Pet health care: Treating and preventing pet illness – Part 2

Illness and death are inescapable. We know that some day our pets will become ill or injured. Without question, it will happen. Illness is an inevitable part of life and should come as no great surprise. Because we know it will happen eventually, we shouldn’t pretend it away, we should plan ahead. There are many preventative pet health measures we can take to keep out pets as healthy as possible for as long as possible. Beyond that, we can be watchful, prepared and ready to act when injury or illness strike.

Preventing pet health problems

1. Regular veterinary exams.

Most veterinarians recommend yearly exams for most pets. If you have an elderly pet, or one with an ongoing medical condition, your veterinarian may recommend exams twice a year or more. Annual exams give you a chance to have all your pet health questions answered, as well as allowing your veterinarian to catch early signs of illness that may be easy to miss at home.

2. Vaccinations.

Depending on the region of the country you live in your veterinarian will recommend a variety of vaccinations for your cat or dog. These vaccinations prevent contagious diseases that can be very debilitating or even fatal. Vaccines need to be boostered regularly to remain effective. Some diseases that these vaccines protect against, like rabies, is a hazardous to human health as well as dog and cat health.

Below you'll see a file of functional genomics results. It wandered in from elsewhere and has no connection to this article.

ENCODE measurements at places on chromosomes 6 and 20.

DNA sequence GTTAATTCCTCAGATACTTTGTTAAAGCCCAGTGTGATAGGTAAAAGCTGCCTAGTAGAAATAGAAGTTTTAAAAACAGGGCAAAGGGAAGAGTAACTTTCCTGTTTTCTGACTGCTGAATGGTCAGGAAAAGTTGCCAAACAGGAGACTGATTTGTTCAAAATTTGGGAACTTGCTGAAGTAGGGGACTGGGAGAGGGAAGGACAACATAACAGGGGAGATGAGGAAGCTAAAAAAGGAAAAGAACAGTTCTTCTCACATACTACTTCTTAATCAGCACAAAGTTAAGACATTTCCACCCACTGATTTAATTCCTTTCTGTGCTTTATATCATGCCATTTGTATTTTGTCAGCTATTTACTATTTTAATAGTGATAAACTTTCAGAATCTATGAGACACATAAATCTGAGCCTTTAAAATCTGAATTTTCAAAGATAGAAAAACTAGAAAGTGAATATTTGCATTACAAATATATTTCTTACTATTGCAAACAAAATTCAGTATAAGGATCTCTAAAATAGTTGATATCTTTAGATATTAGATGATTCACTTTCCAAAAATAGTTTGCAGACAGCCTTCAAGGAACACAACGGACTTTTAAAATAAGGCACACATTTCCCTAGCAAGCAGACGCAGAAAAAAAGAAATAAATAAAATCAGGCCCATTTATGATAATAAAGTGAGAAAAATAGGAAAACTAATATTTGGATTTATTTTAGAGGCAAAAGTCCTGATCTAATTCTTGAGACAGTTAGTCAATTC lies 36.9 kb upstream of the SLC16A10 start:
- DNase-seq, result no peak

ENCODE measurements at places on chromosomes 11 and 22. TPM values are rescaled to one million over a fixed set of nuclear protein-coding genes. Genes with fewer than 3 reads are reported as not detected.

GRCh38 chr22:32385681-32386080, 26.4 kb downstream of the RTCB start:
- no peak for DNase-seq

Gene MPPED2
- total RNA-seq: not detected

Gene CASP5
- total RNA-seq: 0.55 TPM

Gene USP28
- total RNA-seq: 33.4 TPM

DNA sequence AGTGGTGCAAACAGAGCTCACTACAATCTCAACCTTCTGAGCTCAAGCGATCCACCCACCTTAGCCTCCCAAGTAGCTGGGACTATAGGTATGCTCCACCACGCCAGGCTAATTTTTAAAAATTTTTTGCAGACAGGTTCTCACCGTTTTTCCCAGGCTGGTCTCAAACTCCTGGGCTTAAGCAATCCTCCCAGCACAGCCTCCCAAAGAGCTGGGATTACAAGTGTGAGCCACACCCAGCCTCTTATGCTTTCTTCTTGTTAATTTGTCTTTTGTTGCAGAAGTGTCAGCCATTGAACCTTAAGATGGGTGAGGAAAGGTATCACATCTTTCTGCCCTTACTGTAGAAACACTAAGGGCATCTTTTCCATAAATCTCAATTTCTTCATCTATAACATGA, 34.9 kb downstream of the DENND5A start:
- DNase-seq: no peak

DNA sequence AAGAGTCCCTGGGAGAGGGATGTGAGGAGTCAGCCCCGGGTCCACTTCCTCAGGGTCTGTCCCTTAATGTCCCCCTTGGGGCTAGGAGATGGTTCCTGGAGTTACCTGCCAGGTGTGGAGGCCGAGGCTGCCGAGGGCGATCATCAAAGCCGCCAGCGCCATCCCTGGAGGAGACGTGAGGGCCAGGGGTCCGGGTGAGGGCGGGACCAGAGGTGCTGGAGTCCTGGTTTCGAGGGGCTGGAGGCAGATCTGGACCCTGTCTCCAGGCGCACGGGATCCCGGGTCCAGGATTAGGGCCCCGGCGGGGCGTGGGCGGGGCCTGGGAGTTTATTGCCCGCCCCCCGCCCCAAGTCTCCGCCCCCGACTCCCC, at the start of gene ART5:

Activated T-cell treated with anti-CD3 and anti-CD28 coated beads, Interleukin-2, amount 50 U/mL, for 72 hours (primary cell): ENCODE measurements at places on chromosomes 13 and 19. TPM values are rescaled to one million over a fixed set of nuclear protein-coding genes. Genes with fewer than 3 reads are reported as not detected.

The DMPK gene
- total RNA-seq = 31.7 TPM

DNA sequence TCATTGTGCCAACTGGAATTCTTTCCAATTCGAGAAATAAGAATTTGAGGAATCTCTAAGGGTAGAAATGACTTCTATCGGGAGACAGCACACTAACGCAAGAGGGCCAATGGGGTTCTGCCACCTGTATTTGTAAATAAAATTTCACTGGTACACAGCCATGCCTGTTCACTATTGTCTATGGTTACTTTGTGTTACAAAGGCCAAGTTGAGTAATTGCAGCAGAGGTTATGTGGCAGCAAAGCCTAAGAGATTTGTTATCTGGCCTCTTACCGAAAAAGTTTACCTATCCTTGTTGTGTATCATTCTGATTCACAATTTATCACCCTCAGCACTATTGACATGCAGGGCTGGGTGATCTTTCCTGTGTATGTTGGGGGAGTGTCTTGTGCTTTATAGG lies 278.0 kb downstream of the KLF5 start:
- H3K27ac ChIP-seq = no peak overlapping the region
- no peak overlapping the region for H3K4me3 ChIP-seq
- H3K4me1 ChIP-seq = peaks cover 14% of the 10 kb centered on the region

3. Heartworm preventative.

Heartworm disease is usually considered a dog health issue, but newer research shows that cats can develop some health problems associated with heartworms as well. Cats don’t develop adult heartworms the way dogs do because they are not the primary host for these parasites, but the larva can still cause damage to a cat. In a dog, heartworms can be fatal. While heartworms are a risk anywhere there are mosquitoes (this is how heartworm larva are transmitted) some regions of the country have a much higher risk than others. All dogs should take a monthly heartworm preventative, and in high-risk areas, your veterinarian may advise a preventative for cats as well.

4. Spay or Neuter.

Unless you are planning to breed you pet they should be spayed or neutered early for the most health benefits. It’s an old wives tale that it is beneficial to a female dog or cat to have one litter, or to go through one heat cycle before being spayed. The opposite is true. Your pet receives maximum health benefits from being spayed before the first heat, usually around 4 to

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